Monday, February 26 Acts 17:1-9
“They came to Thessalonica”
Paul, Silas, Timothy, and Luke left Philippi and made their way to Thessalonica, the capital city of Macedonia. They began ministry in the synagogue and the opponents of the itinerant evangelists declared, “These who have turned the world upside down have come here too.” Paul turned the world upside down because people responded and turned to the Lord. The preaching of the Gospel does stir up, excite, and unsettle old values and securities demanding a decision, a turn around.
Paul reached the deepest needs of people in Thessalonica with the preaching of Jesus Christ as the only basis of abundant life now and eternal life forever. Paul’s message brought conversion, but it also brought hostility. Again, envy among the Jews in the synagogue was the cause. They gathered a mob from the marketplace and set the city in an uproar. Since the evangelists had been sent on their way by the believers, the authorities were left to threaten Jason whose home had become a base of operations for the newly founded church.
You have turned my life upside down, Lord, and I am forever grateful. Amen.
Tuesday, February 27 1 Thessalonians 1:1-10
“We pray for you constantly”
The prayer that opens Paul’s letter to the Christians in Thessalonica gives us the opportunity to observe several things about this early church. First, it was a community rooted in God’s grace, love and mercy. Their existence was not predicated on anything they had done, but on God’s favor toward them. Second, they were a community committed to Jesus Christ. Jesus’ death and resurrection was the foundation upon which the church was based; he was the focus of their faith; his life was the model by which the church lived; and his coming from heaven defined the future for which they waited.
Third, they were a fellowship empowered by the Holy Spirit. It was because of the evident power of the Holy Spirit in the preaching and lives of the missionaries that the Thessalonians became convinced that the Gospel was not merely a human message. In turn, the same Spirit was at work in the Thessalonians, giving them (even in the midst of difficult circumstances) joy and empowering their own witness to others.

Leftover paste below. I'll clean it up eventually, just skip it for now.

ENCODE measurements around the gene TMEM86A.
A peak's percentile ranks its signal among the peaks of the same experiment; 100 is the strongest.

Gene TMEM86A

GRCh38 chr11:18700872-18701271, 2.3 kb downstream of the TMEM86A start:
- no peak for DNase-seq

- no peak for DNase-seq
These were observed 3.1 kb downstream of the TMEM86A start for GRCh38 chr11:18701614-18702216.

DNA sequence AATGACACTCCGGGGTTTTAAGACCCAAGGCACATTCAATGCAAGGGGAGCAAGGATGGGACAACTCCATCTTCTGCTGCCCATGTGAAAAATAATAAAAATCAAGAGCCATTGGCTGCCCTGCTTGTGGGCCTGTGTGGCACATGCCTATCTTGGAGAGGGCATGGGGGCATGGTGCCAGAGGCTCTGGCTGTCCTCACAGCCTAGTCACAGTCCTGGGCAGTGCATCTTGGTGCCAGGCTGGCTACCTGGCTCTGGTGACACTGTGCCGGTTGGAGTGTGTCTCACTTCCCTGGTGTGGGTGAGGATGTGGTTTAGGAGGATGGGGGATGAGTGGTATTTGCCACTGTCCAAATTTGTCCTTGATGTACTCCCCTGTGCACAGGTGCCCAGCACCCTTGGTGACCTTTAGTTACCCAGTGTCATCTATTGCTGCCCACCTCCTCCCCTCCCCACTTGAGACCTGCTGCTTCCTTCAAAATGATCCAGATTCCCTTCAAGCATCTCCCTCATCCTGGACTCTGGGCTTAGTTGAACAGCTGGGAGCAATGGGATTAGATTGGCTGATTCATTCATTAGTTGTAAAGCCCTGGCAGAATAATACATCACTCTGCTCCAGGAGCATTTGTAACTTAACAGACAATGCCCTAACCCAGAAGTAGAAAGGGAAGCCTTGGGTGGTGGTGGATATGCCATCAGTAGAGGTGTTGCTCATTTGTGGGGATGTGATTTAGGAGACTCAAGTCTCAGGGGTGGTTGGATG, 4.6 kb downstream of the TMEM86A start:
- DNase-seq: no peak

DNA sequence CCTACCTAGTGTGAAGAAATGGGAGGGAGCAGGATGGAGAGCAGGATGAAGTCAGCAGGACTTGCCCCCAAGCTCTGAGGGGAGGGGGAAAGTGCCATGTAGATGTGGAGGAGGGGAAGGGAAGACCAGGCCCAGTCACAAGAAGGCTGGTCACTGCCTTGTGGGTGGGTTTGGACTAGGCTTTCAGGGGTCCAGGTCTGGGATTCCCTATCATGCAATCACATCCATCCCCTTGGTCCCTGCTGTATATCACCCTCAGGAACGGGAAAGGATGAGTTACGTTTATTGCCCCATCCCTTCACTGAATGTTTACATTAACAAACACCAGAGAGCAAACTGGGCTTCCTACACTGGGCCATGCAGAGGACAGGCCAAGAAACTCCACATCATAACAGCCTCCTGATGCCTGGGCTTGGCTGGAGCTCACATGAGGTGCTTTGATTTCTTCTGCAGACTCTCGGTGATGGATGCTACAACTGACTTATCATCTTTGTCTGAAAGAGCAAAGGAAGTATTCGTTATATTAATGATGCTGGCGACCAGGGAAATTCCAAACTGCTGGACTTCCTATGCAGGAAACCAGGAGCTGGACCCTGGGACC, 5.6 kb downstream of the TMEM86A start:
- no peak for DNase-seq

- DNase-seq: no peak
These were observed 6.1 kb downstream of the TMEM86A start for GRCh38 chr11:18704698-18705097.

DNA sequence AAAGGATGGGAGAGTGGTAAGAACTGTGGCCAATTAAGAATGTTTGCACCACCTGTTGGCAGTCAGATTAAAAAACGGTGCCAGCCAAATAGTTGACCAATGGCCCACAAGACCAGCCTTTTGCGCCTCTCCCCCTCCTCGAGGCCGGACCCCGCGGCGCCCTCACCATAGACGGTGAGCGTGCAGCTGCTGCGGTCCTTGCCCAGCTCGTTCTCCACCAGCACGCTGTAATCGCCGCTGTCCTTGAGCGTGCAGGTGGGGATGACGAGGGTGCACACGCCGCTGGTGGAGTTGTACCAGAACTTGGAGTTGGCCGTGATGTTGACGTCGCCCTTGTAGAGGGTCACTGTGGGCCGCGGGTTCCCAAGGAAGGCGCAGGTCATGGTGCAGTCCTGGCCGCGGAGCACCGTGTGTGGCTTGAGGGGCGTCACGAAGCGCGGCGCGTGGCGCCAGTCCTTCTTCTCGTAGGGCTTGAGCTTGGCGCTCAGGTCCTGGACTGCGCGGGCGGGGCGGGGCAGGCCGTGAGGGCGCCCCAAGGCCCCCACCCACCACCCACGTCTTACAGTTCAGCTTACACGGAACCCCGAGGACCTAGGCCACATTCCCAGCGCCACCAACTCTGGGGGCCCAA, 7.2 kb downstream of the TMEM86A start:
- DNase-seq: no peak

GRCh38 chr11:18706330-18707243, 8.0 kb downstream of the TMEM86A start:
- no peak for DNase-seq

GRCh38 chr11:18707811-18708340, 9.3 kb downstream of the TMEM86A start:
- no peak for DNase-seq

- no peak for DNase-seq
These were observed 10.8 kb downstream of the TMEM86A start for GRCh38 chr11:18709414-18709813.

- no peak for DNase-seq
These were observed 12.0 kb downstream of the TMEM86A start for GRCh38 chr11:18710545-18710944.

Our pray for our church, Lord, is that you be at our center. Amen.
Wednesday, February 28 Acts 17:10-15
“On arriving in Berea . . .”
Sixty miles from Thessalonica, a receptive city awaited the Gospel. There the evangelists found fair-minded people with a readiness to receive the good news, described as being “noble,” “generous,” and “free from prejudice.” This was expressed in a readiness to listen and search the Scriptures to see if what Paul was saying was true. The Spirit touched hearts, and many Jews as well as Greeks believed.
Paul’s pleasant experience with the Bereans was short-lived. The envious Jewish leaders from Thessalonica dogged his steps and disrupted receptivity. The brief respite before they came gave Paul time to collect his strength and be ready for the vigorous demands of the challenge of his next stop in Athens, then the intellectual capital of the world. He went on with Luke, while Timothy and Silas remained in Berea for a time and then went back to Thessalonica to strengthen the church there. It is interesting that a strong church grew in Thessalonica, a city in which there was great resistance. A sign of the Holy Spirit’s influence is not ease and lack of conflict.
May we all be like the Bereans, Lord, ready to hear and study your word. Amen.
Thursday, March 1 Acts 17:16-21